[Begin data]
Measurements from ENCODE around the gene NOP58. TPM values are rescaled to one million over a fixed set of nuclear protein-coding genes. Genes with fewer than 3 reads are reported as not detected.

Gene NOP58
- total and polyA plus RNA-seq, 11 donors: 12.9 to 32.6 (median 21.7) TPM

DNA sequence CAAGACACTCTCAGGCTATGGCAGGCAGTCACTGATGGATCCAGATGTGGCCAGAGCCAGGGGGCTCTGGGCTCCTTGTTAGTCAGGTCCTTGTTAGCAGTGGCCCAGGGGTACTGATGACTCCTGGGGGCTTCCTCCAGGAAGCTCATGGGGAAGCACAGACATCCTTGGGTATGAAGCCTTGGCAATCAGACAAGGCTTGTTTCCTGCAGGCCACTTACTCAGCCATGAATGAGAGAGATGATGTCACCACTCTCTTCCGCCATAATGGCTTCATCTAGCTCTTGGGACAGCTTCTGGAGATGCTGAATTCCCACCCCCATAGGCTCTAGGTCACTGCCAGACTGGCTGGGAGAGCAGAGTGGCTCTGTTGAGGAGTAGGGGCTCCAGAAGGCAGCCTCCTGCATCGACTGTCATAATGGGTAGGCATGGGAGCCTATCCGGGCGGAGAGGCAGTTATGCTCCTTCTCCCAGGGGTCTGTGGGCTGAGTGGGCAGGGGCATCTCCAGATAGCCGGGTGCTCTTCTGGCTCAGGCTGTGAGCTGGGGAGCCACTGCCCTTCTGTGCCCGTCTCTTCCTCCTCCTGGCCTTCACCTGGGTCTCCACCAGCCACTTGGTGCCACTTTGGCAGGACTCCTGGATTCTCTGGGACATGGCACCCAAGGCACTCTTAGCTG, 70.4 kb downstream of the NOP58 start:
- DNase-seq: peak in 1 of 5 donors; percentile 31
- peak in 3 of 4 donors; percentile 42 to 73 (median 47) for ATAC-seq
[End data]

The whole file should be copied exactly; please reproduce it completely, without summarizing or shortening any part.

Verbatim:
Measurements from ENCODE around the gene NOP58. TPM values are rescaled to one million over a fixed set of nuclear protein-coding genes. Genes with fewer than 3 reads are reported as not detected.

Gene NOP58
- total and polyA plus RNA-seq, 11 donors: 12.9 to 32.6 (median 21.7) TPM

DNA sequence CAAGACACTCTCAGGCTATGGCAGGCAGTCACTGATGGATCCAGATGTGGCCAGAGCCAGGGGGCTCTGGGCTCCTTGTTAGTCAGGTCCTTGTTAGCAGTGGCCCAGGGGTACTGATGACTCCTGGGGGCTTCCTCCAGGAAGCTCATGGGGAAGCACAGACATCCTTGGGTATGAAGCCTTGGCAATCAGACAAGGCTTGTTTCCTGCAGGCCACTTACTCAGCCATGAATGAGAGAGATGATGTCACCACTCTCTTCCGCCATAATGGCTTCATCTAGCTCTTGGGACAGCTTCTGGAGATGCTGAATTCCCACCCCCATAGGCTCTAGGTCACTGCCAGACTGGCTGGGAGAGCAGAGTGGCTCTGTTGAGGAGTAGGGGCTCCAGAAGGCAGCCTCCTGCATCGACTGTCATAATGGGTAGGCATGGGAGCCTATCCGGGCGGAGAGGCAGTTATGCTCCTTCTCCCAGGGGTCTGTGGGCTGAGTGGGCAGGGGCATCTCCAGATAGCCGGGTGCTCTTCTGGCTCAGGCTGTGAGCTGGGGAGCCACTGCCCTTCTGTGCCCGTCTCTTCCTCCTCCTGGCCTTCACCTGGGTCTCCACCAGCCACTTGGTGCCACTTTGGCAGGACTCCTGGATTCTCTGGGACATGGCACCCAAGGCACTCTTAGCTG, 70.4 kb downstream of the NOP58 start:
- DNase-seq: peak in 1 of 5 donors; percentile 31
- peak in 3 of 4 donors; percentile 42 to 73 (median 47) for ATAC-seq